“Bigger kids create bigger problems,” she said. “When they are little, it is about meeting their survival needs: feeding and changing and sleeping. Now I am asking if their homework is done, if they are in the right classes, if they’re happy.”
Both Kirby and Shanks were fortunate to have relatively smooth pregnancies, despite the fact that carrying triplets, particularly triplets that occur with the help of drugs or treatment, increases your risk for experiencing complications such as premature labor, premature birth and pre-eclampsia, a condition marked by high blood pressure and protein in the urine that can lead to seizures harmful both to mother and infants.
“The higher number of fetuses, the higher the risk,” said Dr. Louise Tomm, an OBGYN who works in the delivery ward of Duke University Hospital in Durham, N.C. In the past year, she has helped deliver three sets of IVF triplets, whose labors were more difficult compared to the two sets of spontaneous trips she came across.
“High order multiples almost never go to term,” she added.
This was the case for Manhattanite Laura Doyle, who delivered her triplet girls six and a half weeks early after a very taxing pregnancy in which she suffered a blood clot in her lung as well as a worrying liver condition which convinced her doctors to induce her labor.
“I am just thankful that all my kids are healthy,” said Doyle, whose daughters are now four. “That is the huge reward that you really appreciate after you go through a horrible pregnancy. There are a million other stories that don’t end as happy.”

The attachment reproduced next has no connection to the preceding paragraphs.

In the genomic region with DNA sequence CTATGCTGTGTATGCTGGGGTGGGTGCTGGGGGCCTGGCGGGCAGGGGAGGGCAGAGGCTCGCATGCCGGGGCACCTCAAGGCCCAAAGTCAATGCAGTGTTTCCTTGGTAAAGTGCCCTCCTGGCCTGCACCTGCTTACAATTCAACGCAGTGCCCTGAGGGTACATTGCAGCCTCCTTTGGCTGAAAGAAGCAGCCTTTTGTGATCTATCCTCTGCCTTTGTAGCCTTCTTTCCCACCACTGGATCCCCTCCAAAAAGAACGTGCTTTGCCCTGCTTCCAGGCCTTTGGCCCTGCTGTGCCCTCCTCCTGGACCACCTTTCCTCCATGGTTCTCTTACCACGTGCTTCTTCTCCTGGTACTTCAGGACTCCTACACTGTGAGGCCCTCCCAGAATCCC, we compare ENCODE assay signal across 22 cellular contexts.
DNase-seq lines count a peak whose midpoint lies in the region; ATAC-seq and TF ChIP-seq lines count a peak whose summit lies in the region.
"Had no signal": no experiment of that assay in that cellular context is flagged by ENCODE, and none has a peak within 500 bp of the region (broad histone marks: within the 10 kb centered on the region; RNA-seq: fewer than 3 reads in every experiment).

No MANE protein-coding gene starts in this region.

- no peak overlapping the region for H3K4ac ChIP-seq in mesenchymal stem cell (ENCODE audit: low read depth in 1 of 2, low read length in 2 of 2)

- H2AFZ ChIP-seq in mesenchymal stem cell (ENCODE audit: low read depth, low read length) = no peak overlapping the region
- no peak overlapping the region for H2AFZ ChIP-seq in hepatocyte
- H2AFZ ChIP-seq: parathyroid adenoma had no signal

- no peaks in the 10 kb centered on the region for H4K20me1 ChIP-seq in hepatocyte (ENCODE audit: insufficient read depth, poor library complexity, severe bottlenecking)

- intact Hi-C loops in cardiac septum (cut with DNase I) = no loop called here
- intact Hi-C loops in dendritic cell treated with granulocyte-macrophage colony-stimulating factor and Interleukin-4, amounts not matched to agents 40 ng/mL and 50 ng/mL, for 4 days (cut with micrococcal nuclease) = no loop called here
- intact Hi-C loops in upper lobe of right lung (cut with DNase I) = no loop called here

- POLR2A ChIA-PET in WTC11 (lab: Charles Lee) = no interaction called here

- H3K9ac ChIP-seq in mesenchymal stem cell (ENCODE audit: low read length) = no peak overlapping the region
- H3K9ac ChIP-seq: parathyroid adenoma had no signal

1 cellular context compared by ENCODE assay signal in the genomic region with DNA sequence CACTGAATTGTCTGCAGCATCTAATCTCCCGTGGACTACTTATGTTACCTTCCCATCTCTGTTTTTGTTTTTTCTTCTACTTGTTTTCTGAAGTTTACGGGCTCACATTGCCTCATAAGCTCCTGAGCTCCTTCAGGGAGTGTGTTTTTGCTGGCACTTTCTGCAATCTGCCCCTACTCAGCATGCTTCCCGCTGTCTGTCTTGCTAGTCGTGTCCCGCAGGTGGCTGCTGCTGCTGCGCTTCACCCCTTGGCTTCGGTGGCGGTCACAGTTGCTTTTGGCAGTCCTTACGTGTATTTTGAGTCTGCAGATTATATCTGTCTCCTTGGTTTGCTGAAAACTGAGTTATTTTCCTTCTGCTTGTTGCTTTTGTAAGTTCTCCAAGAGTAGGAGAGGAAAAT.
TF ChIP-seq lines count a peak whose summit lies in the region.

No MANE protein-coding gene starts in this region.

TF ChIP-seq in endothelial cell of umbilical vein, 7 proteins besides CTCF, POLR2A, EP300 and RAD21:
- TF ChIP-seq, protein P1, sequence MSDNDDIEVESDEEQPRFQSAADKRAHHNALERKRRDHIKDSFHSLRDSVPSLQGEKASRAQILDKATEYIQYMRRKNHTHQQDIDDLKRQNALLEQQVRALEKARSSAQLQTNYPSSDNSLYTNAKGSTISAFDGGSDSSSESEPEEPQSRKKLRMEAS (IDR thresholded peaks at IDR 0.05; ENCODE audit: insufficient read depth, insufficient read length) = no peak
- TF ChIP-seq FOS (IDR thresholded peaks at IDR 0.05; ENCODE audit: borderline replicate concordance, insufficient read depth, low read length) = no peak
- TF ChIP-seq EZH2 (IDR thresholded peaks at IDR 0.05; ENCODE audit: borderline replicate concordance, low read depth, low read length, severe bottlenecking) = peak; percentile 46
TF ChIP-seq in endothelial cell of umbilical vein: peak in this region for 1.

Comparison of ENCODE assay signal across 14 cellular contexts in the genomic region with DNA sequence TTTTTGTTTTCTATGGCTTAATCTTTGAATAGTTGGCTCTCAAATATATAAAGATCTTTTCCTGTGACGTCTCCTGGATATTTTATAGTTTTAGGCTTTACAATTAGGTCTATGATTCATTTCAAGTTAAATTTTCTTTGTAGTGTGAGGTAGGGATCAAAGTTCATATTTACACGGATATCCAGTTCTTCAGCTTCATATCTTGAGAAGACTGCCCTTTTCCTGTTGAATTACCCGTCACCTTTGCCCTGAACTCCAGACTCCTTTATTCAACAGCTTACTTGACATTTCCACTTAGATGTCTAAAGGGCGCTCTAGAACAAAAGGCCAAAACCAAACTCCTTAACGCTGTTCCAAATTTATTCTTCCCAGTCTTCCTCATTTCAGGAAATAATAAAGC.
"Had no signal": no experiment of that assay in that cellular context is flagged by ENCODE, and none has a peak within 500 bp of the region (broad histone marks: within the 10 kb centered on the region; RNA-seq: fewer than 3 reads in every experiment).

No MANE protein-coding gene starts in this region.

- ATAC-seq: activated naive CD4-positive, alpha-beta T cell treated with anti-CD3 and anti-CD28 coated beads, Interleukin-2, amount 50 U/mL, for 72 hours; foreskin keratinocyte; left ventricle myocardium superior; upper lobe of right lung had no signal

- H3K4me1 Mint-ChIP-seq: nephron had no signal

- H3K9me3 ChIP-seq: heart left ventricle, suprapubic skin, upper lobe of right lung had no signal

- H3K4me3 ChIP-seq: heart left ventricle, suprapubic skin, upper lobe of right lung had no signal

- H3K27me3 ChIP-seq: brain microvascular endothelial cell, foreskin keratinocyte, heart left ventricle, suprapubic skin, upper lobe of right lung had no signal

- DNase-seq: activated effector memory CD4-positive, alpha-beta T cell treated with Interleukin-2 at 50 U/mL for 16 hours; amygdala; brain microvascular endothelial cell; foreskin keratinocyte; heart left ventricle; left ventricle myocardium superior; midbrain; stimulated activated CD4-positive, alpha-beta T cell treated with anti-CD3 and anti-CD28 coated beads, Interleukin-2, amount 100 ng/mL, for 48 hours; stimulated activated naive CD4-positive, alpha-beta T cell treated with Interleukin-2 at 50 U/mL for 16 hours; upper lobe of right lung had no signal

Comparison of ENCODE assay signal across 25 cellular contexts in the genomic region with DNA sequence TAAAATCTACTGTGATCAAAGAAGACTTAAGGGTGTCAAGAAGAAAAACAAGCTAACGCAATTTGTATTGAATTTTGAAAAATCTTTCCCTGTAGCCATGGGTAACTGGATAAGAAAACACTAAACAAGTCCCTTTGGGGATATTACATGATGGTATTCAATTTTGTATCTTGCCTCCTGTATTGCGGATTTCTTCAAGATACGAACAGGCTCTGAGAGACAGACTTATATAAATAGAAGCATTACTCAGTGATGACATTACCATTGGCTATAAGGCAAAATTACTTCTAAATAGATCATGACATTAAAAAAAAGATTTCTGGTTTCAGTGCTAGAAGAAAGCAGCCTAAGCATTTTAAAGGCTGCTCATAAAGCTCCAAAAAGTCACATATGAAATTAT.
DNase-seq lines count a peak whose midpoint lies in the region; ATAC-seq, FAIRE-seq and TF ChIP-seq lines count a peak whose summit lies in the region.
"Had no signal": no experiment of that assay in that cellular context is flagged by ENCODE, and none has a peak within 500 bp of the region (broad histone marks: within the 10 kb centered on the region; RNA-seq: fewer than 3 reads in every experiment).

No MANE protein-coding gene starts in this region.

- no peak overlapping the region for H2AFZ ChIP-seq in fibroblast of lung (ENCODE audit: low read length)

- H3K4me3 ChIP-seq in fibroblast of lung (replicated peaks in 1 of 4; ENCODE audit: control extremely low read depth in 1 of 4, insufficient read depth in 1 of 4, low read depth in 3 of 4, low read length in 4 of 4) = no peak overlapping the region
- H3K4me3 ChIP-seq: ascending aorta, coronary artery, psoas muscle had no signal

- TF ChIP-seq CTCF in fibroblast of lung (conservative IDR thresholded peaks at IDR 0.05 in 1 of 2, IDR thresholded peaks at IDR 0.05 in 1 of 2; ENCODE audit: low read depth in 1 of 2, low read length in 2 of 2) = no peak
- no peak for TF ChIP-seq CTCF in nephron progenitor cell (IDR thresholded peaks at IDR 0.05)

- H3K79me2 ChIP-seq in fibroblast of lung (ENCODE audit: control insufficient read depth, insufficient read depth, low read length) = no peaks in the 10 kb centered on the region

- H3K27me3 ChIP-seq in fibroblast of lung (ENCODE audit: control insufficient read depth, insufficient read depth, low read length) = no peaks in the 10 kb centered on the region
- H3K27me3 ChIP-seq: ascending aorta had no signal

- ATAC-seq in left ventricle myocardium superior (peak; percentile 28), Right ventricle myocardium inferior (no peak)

It is these stories that concern health officials who are pushing for tighter legislation on fertility medicine. Sean Tipton, a spokesperson for the American Society for Reproductive Medicine, is pleased that that the rates of high order multiples is finally starting to decrease after the ASRM decreased their recommended number of embryos to be transferred during IVF treatment for the fourth time in ten years.
“We advocate trying to drive towards singleton pregnancies,” he said in a recent phone interview, citing serious health risks such as developmental delays, blindness and prematurity as reasons to prevent the occurrence of high-order multiples. While many patients have to be discouraged from seeking twins, he said, most people don’t seek triplets.
And, Tipton added, doctors should discuss the option of fetal reduction with the patient.